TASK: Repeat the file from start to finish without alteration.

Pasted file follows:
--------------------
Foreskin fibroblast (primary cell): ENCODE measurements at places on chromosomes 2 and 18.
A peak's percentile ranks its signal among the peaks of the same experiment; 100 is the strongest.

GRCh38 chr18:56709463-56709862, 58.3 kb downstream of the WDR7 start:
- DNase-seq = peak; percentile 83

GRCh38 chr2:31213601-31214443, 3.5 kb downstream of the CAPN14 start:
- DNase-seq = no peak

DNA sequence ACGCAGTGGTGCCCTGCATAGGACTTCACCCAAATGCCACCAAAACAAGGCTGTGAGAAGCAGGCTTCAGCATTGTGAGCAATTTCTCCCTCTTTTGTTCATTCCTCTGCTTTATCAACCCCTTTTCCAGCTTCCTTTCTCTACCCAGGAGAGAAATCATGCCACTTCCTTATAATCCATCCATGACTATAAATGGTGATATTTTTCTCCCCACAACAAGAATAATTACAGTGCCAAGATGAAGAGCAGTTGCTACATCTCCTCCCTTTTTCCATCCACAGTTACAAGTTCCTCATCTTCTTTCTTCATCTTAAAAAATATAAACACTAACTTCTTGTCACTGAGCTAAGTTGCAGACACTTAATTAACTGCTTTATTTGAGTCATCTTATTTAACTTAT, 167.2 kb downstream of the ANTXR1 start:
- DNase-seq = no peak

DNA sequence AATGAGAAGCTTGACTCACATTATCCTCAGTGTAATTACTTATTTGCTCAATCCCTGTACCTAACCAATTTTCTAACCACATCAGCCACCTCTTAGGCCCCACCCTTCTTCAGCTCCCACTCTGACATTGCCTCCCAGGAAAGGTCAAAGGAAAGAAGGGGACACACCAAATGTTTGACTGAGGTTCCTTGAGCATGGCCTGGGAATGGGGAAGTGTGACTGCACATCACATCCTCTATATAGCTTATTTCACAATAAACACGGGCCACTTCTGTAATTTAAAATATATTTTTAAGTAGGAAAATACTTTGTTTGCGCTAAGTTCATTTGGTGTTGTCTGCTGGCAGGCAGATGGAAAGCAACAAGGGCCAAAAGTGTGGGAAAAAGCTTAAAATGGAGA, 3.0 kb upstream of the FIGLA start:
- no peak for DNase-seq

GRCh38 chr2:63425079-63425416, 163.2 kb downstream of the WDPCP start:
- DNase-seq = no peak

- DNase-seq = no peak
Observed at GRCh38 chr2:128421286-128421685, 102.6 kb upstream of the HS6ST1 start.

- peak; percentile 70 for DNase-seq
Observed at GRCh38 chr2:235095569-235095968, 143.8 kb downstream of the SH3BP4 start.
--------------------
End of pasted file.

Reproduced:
Foreskin fibroblast (primary cell): ENCODE measurements at places on chromosomes 2 and 18.
A peak's percentile ranks its signal among the peaks of the same experiment; 100 is the strongest.

GRCh38 chr18:56709463-56709862, 58.3 kb downstream of the WDR7 start:
- DNase-seq = peak; percentile 83

GRCh38 chr2:31213601-31214443, 3.5 kb downstream of the CAPN14 start:
- DNase-seq = no peak

DNA sequence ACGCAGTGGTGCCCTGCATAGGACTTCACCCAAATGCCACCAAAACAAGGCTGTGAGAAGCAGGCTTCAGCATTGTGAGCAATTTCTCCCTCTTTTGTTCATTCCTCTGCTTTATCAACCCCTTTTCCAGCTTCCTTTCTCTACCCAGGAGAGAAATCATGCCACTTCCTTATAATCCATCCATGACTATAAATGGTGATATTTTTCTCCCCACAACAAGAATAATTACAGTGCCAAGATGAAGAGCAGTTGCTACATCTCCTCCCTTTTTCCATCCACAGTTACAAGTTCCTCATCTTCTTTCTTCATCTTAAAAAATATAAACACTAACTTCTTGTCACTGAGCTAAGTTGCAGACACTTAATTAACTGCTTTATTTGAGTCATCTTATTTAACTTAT, 167.2 kb downstream of the ANTXR1 start:
- DNase-seq = no peak

DNA sequence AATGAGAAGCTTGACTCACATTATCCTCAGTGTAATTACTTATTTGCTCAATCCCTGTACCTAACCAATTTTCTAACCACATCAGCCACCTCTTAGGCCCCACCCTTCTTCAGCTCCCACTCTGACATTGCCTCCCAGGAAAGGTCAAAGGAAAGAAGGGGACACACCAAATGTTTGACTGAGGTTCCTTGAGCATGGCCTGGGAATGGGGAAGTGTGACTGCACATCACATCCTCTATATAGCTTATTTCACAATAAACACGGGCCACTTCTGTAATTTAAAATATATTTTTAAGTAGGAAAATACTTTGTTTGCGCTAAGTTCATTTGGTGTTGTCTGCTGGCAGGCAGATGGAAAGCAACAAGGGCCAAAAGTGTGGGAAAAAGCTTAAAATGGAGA, 3.0 kb upstream of the FIGLA start:
- no peak for DNase-seq

GRCh38 chr2:63425079-63425416, 163.2 kb downstream of the WDPCP start:
- DNase-seq = no peak

- DNase-seq = no peak
Observed at GRCh38 chr2:128421286-128421685, 102.6 kb upstream of the HS6ST1 start.

- peak; percentile 70 for DNase-seq
Observed at GRCh38 chr2:235095569-235095968, 143.8 kb downstream of the SH3BP4 start.